Warren Miller: Humanity’s great dump in the northern Pacific
Special to the Aspen Times Weekly
Aspen, CO Colorado
In the seventies, for a change of scenery from producing ski movies, I secured the contract to produce a travel film for Micronesia Airlines. My job was to make Micronesia as attractive as Hawaii, but with a lot fewer people.
Two weeks later I sent the camera crew to Micronesia to do the almost impossible. They were to take stunning pictures of beautiful white, sandy beaches. Once the crew arrived and settled in, I received a frantic phone call saying the beaches were unbelievably polluted by all matter of floating debris: life jackets, flip-flops, cigarette lighters, kids’ toys, you name it. The beaches were completely covered with junk. The production manager set out to hire locals to help him clean up the beaches that were going to be filmed. Big holes were dug to bury rusty 50 gallon oil drums left over from World War II. The rest of the crew got busy filming “The Coin of the Realm” on the island of Yap.
Part of our movie assignment was to not film pollution in Micronesia, and that was in 1970.
In 1997, Charles Moore was returning from a race to Hawaii in his homemade catamaran and was taking the great circle route back to the West Coast when he decided to take a shortcut through the perpetual high-pressure area in the northern Pacific where all of the winds eventually end up dying. He was very surprised when he sailed through an area about the size of France, or twice the size of Texas, which was a huge island of plastic garbage, made up of tens of millions of floating water bottles and any other kind of floating debris. Some of it had been dumped off ocean-going vessels, but the primary source of debris was the beaches of Southeast Asia including Japan, plus Alaska, Canada, United States and Mexico, and of course, many cities’ garbage scows dumping in the ocean. From these locations anything that was washed into the ocean would eventually wind up in this, as it is called, gyre. A plastic water bottle, once manufactured, lasts forever because it is not biodegradable and just breaks down into smaller and smaller pieces as the sun hits it.
When Charles Moore returned to California, he organized an expedition to go back and examine this area that is now called the Pacific Garbage Patch. There is no known method of doing anything about this environmental disaster except to stop manufacturing plastic, which is, of course, impossible.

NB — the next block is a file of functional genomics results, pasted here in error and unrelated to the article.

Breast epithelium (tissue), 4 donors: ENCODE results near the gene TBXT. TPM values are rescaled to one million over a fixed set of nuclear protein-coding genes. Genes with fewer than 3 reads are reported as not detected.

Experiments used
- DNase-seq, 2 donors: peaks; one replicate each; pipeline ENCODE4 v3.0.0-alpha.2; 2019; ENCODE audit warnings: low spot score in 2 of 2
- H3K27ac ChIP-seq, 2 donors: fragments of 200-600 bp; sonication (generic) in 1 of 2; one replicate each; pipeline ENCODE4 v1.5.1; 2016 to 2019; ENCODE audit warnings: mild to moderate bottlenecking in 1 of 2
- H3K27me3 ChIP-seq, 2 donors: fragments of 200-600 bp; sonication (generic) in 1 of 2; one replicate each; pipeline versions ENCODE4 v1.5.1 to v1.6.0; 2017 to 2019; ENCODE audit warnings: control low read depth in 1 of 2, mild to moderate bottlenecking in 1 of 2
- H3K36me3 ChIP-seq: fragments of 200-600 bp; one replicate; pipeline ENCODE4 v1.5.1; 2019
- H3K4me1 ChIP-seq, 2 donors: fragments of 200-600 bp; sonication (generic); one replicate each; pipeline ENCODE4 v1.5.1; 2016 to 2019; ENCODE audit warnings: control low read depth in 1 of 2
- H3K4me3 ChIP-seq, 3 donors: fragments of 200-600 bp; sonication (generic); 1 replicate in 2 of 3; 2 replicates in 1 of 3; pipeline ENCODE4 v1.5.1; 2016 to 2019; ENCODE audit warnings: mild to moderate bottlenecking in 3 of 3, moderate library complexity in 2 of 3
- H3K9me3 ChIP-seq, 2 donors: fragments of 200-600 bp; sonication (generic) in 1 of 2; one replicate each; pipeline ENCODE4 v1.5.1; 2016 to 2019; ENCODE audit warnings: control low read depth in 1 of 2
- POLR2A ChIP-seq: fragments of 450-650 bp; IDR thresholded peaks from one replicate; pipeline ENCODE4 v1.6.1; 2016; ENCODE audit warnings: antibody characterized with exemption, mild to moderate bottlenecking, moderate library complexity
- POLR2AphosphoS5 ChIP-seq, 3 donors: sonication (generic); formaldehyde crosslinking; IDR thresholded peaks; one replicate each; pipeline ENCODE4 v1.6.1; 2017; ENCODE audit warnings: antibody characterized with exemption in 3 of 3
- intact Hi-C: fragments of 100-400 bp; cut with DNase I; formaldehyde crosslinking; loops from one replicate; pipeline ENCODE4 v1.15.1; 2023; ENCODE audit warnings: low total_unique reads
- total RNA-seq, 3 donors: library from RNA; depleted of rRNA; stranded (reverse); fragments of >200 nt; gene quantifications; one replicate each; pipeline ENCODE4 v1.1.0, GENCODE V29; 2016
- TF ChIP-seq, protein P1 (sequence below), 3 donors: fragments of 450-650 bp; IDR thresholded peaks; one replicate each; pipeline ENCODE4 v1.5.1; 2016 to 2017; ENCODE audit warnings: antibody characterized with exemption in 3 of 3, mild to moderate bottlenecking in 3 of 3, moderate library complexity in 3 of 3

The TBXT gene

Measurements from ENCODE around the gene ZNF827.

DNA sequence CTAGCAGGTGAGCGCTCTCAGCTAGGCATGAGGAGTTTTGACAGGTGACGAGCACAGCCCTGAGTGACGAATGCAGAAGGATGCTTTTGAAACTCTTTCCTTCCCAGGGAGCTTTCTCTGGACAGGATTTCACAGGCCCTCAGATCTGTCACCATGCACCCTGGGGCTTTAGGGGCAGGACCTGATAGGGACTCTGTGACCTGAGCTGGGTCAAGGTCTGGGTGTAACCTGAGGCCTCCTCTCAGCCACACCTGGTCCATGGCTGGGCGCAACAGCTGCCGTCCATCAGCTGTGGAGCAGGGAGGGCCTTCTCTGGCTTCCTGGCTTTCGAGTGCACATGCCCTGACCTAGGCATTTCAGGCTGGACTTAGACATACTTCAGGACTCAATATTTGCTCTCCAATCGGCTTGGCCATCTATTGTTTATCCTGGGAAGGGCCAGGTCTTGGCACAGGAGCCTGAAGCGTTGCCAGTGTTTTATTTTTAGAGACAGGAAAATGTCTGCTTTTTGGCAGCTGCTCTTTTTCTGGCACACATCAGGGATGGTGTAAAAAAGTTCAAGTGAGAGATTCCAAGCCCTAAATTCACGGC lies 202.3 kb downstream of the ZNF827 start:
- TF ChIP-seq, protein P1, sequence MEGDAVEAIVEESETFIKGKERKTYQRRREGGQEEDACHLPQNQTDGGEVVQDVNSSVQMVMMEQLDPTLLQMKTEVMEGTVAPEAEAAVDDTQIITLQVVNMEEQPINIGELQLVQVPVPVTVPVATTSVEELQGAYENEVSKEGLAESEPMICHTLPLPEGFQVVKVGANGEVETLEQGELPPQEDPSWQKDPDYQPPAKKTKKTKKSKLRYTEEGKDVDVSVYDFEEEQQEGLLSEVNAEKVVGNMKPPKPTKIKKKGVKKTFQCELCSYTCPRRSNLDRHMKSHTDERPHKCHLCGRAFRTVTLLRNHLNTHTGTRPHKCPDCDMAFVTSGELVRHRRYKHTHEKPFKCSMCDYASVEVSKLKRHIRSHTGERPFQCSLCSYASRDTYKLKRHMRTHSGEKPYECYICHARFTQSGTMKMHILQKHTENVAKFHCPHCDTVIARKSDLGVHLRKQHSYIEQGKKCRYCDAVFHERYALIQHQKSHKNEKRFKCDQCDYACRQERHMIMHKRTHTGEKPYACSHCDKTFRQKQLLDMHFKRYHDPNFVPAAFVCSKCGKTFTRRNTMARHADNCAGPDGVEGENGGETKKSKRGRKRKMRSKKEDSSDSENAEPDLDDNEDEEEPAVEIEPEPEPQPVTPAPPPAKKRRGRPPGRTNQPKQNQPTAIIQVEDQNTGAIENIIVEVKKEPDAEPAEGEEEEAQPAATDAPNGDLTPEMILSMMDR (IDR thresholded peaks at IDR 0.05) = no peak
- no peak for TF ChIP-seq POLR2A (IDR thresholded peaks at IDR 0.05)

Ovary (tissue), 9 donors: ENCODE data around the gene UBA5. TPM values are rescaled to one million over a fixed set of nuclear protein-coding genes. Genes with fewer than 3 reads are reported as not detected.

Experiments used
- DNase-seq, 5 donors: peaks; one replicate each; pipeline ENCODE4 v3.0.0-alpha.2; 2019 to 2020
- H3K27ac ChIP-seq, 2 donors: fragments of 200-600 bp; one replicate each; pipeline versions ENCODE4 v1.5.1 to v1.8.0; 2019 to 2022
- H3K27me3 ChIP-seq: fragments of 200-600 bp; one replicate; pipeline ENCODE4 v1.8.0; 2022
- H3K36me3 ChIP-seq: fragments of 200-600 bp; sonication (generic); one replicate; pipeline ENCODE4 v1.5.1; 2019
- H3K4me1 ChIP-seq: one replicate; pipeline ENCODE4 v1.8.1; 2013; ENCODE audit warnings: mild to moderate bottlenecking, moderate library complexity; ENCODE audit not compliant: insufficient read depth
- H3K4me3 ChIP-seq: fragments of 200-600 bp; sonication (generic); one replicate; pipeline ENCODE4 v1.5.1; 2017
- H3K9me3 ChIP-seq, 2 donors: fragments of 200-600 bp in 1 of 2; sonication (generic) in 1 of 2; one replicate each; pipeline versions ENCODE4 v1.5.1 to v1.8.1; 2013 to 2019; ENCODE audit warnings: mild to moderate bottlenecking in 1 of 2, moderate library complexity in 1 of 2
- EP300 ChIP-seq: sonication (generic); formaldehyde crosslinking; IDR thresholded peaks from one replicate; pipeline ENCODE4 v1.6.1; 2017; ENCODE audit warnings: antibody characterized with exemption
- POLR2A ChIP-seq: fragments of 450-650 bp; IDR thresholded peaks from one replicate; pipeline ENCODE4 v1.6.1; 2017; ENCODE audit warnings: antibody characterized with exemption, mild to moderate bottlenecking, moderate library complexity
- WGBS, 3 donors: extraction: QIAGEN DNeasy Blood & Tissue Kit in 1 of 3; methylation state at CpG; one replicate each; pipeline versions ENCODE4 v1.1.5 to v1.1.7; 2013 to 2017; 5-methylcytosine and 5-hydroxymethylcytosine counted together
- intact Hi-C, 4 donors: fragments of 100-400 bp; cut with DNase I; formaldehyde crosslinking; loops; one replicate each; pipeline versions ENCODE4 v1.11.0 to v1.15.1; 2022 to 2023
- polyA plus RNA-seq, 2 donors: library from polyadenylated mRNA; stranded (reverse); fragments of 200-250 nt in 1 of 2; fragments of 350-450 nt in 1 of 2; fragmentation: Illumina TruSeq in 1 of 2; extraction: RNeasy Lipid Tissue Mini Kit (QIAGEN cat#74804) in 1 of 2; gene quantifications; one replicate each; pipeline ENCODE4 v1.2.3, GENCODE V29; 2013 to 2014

Eventually plastic water bottles will break down until reduced to about 2 cm in diameter and drift around in the ocean, as deep as 300 feet. It is estimated that 60 million tons of plastic are manufactured each year, and plastic particles are found in mussels and barnacles as far away as the English Channel and northern European beaches. The scary thing to me about this whole problem is that every molecule of plastic still exists, including the floating plastic, which looks like food and is taken back to bird’s nests where their new offspring die of starvation, not to mention the countless fish that ingest these pieces.
Recently an albatross was found in the central Pacific, and plastic manufactured in 1940 was discovered in its stomach. Since this floating Pacific Garbage Island is so far from visibility, not very many people are angry enough to pay much attention to it.
Today there are an estimated 46,000 busted pieces of plastic per square mile of ocean worldwide. There is a beach in Hawaii where there are so many pieces of plastic covering the sandy beach that you have to dig down almost two feet to get to clean sand. There are more pieces of plastic on a beach than there are grains of sand on the surface.
Unfortunately, at this point in history no known microbe has morphed into a plastic-eating entity to live off of plastic. And if such a microbe were developed, who knows what that microbe would eventually eat when it ran out of plastic?
How is this going to get cleaned up and who will pay for it? Maybe the United Nations Environment Programme’s $190 million a year budget for cleaning up the world?
The last James Bond movie only cost $205 million … but in this one, Dr. No is winning!
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